I warmly congratulate my hon. Friend the Member for Bristol, South (Ms. Primarolo) not only on her success in the ballot for the debate, but on introducing the debate with an outstanding speech that was comprehensive and sincere. It helped the House to identify the many problems associated with community care.
Had my hon. Friend the Member for Halifax (Mrs. Mahon) been successful in participating in the debate, she would have said a great deal about social security, lodging allowances and so on. That underlines how crucial it is to have a full-scale debate on community care, preferably in Government time. It is a great pity that tonight's debate has underlined the fact that no such full-scale debate has taken place.
I also wish to congratulate my hon. Friend the Member for Wakefield (Mr. Hinchliffe) who spoke with considerable authority, as one might expect, given his experience in social services. I know that the House listened carefully to many of the points that he made. The hon. Members for Mid-Kent (Mr. Rowe) and for Bolton, North-East (Mr. Thurnham) gave outstanding support to the Disabled Persons (Services, Consultation and Representation) Act 1986. I am particularly grateful that they mentioned that Act in their speeches tonight.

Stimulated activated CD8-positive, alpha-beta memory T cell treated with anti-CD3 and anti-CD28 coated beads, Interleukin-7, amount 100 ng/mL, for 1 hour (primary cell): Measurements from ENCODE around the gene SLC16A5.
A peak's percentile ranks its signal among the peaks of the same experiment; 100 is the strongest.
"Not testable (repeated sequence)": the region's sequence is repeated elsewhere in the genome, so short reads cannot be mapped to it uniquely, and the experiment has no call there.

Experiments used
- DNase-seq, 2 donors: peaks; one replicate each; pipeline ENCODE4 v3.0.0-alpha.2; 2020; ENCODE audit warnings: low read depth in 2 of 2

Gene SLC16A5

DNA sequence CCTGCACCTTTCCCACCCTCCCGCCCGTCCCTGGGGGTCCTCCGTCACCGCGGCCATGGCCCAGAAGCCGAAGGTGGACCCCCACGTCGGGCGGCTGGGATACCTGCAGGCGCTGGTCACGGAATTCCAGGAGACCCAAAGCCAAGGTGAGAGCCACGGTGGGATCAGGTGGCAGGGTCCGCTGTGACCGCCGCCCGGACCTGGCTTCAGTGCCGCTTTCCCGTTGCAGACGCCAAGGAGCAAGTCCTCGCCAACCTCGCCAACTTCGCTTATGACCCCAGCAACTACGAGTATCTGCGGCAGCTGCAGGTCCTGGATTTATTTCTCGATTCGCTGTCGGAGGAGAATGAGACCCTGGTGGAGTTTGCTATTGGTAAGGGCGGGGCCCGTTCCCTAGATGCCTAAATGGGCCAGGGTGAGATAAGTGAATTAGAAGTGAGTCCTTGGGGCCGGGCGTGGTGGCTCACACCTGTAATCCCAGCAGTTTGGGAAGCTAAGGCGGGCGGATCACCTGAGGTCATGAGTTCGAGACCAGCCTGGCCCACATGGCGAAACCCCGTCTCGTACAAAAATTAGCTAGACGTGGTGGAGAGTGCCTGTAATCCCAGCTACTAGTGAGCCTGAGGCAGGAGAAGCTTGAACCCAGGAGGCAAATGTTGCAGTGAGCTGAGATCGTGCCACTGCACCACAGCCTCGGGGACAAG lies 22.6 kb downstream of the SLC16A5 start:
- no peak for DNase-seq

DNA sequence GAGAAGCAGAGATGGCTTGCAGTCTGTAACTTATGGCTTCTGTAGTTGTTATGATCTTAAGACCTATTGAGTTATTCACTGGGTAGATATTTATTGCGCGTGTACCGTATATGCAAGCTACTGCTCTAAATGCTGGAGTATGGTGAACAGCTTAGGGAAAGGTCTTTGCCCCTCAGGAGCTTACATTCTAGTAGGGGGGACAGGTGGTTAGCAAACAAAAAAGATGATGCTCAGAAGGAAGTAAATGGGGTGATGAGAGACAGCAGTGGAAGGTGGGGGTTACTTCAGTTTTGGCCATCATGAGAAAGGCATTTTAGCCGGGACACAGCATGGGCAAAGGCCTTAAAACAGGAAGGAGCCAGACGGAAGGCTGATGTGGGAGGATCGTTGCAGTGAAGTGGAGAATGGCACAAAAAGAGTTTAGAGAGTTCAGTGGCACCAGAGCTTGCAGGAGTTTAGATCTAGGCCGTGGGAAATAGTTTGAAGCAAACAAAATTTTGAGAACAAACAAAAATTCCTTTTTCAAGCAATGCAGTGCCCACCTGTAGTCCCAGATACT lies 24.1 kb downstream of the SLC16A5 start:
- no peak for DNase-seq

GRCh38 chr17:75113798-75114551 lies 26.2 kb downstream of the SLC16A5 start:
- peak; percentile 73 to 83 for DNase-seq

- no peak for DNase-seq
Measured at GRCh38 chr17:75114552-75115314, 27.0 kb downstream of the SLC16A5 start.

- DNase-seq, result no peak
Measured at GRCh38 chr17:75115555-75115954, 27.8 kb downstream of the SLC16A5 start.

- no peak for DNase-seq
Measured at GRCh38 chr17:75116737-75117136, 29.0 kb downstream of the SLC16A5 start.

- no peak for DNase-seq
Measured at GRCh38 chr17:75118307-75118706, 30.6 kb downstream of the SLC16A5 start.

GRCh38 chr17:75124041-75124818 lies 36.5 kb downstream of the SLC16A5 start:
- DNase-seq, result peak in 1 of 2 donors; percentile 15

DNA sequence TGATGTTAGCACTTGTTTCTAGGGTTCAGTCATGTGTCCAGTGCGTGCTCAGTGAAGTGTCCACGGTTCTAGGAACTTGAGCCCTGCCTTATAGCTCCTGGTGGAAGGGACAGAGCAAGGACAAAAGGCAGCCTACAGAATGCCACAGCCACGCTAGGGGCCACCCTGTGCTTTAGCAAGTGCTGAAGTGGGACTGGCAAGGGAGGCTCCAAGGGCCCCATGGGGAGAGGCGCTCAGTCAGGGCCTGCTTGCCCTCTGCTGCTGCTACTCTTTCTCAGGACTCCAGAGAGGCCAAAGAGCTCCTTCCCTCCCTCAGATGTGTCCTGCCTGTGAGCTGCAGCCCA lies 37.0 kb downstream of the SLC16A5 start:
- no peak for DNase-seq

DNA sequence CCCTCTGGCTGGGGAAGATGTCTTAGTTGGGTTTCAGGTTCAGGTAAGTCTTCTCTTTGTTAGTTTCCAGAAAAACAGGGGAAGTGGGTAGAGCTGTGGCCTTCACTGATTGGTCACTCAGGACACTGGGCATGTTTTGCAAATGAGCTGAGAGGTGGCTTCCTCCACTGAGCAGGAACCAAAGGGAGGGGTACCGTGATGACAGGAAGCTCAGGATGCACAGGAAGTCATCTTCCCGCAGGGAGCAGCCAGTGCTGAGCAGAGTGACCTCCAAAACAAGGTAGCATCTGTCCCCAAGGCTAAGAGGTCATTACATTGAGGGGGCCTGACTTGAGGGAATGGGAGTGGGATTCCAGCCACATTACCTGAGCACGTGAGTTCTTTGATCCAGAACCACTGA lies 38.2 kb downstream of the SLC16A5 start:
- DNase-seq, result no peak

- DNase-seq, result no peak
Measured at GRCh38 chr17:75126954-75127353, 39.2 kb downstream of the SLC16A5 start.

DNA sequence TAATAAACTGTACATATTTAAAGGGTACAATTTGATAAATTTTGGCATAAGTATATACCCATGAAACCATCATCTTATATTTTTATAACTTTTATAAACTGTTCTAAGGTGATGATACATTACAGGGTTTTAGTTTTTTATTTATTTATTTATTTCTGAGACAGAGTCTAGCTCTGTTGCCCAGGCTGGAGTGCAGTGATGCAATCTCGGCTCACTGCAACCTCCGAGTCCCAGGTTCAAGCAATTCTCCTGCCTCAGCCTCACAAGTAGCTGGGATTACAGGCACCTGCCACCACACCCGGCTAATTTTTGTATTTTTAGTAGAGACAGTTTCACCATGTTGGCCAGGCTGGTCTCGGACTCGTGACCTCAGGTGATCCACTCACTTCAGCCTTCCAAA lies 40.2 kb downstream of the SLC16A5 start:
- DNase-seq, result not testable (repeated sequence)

As my hon. Friends have said, we are not without information, research, advice and opinion on this matter. Hon. Members have mentioned the Griffiths report. When the Minister replies, I hope that he will be more forthcoming about that report. Time after time, we have asked his right hon. Friends, including the Prime Minister, to tell us what they think of that report. It was published in March and it is extremely thoughtful.
Months before, when we asked questions about personal social services and community care, we were told that we should wait for the Griffiths report. We did so patiently, but now we are asked to be even more patient in awaiting the Government's response to it. I hope that the Minister will seize the opportunity tonight to tell us precisely what the Government will do about Sir Roy Griffiths' views. Virtually everyone who has spoken tonight has asked for such a response.
We have also heard mention of the 1985 report of the Social Services Select Committee, which contained 101 recommendations, and of the Audit Commission report. My hon. Friend the Member for Wakefield rightly reminded us that that report talked of community care being in disarray. All of our concerns about community care find some refuge in almost every section of the Disabled Persons (Services, Consultation and Representation) Act and I am grateful for the references made to it tonight.
The hon. Member for Mid-Kent spoke about advocacy. As he knows, that is in the Act. The hon. Member for Bolton, North-East spoke about consumers. If ever an Act attempted to reflect the views of consumers and to give them a say in service provision, this was it: its very title uses the word "consultation". Two and a half years on, it is extremely distressing to find that only a modest attempt has been made to implement that Act. Sections 1, 2, 3, 7 and 11—some would say these constitute the meat of the provisions for community care—have still not been implemented by the Government. We are entitled to ask, why not? At the time of the Act's passage, there was a great deal of support for it in both Houses. There still is, but millions of people with disabilities and their carers still wait for its full implementation.